MIles, left, teaches Jack, right, how to taste wine with your eyes.
Movie studios scramble to have big-name stars headline their films, but in many of my favorite movies, food is the star. Few things are better than pairing a foodie film with a great meal so we can enjoy ourselves just as much as the folks onscreen are enjoying their own aliments. In this series, we'll highlight a movie in which food plays a leading role and suggest one or more local spots to provide an accompanying feast for you. Pull up a table and dim the lights, the show's about to begin.

Sideways (2004)

Ah, the road-trip film. Road trips are a staple of cinematic plot lines, and Sideways offers up an alternately depressing and hilarious one set against the backdrop of the beautiful Santa Ynez Valley.

Miles Raymond (Paul Giamatti) is a depressed, divorced, borderline alcoholic writer and wine-lover who embarks on a weeklong trip with his buddy, Jack (Thomas Hayden Church), a failed actor. Jack is soon to be married, and Miles, the best man, wants to go on a trip through wine country for a relaxing bachelor party, and Jack wants one last fling before he's a married man, so the two decide to hit the road in Miles's convertible and tour a few wineries with which Miles, a veritable wino, is already fairly familiar.

During the trip, they stop at the Hitching Post, a restaurant where Miles has often come to eat and to admire Maya (Virginia Madsen), a waitress. With Jack's help, he strikes up a conversation with Maya and finally gets to know more about her. The next day, Jack and Miles meet Stephanie (Sandra Oh), a pour girl at a local winery, and upon discovering that she and Maya are friends, the men arrange a double date.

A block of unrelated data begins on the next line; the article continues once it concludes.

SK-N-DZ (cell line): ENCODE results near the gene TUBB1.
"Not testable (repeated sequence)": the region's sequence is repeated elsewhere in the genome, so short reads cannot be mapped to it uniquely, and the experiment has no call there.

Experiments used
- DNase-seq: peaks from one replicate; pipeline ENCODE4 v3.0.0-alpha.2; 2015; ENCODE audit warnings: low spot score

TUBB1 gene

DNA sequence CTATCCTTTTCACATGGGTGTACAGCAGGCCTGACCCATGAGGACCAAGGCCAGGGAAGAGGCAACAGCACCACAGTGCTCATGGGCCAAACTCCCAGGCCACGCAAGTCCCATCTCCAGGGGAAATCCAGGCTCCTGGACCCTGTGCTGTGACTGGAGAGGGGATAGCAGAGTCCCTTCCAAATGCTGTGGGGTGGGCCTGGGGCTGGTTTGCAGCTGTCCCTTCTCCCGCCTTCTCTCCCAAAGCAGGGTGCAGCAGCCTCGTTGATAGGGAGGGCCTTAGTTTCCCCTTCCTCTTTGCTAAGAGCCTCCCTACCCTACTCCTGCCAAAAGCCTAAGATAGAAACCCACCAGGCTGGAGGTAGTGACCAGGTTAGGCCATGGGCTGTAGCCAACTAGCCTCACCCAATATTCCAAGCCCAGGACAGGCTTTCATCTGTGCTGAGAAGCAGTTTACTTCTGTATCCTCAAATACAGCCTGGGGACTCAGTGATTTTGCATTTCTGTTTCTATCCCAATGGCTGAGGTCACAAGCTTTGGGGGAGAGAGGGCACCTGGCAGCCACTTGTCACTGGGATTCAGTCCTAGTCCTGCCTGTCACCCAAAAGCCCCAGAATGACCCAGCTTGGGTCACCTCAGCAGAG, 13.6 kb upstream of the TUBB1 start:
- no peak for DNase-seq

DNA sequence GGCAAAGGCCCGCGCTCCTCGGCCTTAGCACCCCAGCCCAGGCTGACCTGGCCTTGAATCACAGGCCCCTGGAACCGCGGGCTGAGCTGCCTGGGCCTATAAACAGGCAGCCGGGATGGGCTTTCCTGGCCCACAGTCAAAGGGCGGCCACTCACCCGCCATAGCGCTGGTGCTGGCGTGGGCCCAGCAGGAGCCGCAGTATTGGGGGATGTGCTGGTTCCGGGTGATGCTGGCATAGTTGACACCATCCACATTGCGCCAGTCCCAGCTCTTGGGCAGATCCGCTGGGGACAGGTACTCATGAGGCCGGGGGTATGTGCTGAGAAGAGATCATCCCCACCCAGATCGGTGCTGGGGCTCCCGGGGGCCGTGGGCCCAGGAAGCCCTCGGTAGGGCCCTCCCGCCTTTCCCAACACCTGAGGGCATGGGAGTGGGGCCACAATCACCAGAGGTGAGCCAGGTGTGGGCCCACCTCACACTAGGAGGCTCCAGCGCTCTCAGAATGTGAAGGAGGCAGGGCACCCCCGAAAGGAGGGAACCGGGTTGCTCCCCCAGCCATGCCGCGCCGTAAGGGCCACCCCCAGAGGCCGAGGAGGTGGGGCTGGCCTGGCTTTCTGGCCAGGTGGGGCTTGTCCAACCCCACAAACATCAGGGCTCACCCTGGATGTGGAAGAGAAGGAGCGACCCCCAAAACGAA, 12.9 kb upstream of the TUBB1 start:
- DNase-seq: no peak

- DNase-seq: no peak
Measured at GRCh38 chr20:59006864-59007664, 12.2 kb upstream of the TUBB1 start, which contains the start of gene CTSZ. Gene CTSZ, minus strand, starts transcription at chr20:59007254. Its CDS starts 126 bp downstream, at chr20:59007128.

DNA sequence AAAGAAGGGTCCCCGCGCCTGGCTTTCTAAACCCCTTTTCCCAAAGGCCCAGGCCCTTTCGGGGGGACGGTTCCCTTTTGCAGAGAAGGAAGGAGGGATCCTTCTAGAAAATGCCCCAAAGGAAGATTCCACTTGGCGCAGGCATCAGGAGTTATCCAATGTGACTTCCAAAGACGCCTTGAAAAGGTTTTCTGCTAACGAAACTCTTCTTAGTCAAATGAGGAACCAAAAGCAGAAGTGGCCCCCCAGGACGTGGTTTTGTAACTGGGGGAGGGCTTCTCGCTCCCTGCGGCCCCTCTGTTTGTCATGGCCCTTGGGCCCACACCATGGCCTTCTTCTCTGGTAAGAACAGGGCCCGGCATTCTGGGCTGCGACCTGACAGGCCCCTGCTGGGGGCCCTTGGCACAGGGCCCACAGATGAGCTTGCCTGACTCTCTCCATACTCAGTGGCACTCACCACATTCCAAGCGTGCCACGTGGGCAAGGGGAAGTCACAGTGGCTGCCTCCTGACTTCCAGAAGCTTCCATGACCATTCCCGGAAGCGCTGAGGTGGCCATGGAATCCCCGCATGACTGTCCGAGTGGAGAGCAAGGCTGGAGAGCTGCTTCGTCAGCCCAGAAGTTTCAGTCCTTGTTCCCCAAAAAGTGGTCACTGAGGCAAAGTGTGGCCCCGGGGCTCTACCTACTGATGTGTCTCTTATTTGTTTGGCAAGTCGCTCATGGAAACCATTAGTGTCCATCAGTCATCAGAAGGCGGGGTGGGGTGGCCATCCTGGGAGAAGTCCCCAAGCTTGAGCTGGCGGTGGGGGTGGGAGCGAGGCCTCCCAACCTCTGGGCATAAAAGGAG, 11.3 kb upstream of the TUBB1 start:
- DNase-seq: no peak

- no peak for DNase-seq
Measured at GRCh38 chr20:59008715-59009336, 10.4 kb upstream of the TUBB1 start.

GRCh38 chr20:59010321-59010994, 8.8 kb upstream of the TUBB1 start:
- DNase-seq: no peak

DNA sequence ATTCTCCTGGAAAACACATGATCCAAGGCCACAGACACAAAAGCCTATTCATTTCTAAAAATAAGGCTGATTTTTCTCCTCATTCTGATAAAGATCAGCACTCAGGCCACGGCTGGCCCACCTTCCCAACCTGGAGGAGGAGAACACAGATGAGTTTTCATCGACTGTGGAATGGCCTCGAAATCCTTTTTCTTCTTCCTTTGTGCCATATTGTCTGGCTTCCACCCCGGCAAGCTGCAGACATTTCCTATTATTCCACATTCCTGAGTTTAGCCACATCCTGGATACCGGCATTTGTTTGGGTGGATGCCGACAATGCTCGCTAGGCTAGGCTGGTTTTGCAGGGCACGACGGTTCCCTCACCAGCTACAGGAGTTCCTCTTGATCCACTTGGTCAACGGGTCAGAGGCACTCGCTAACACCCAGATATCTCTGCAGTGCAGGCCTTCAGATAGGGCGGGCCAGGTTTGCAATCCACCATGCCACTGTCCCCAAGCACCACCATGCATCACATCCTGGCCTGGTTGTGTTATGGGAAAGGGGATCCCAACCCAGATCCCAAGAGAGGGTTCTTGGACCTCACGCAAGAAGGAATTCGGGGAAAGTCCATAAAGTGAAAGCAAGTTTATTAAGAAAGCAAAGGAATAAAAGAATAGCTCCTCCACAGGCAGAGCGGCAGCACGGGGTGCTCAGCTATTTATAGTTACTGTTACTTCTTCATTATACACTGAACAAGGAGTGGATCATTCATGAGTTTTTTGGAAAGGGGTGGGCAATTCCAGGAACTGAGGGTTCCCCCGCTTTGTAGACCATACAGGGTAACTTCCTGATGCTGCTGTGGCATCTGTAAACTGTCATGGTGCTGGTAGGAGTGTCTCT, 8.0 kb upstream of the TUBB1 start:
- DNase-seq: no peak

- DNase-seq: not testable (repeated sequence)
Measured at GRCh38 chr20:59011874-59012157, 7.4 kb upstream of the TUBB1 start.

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Chef Kristofer Jakob Displays Talent and Versatility Through His Wine Dinner Series

Photos by Carla Soriano
The Madeira-marinated beef tenderloin at Kris Bistro & Wine Lounge's Spanish and Portuguese Wine Dinner appropriately paid homage to the adage "quality over quantity."
In the most recent edition of a year-long "Around the World" wine dinner series -- an evening that paired Spanish and Portuguese wines with the cuisine of Spain -- chef Kristofer Jakob of Kris Bistro & Wine Lounge, the restaurant inside Culinary Institute LeNôtre, left diners impressed.

Jakob isn't "just" an executive chef; he's a teacher as well, and his "staff" is made up of students whom he trains and teaches and rotates throughout positions in the kitchen. He gets a new group of students every month. Typically, the restaurant serves French fare. Sum up all of these factors and it's easy to see why pulling off a Spanish and Portuguese wine dinner -- or any themed wine dinner, for that matter -- without a hitch is commendable.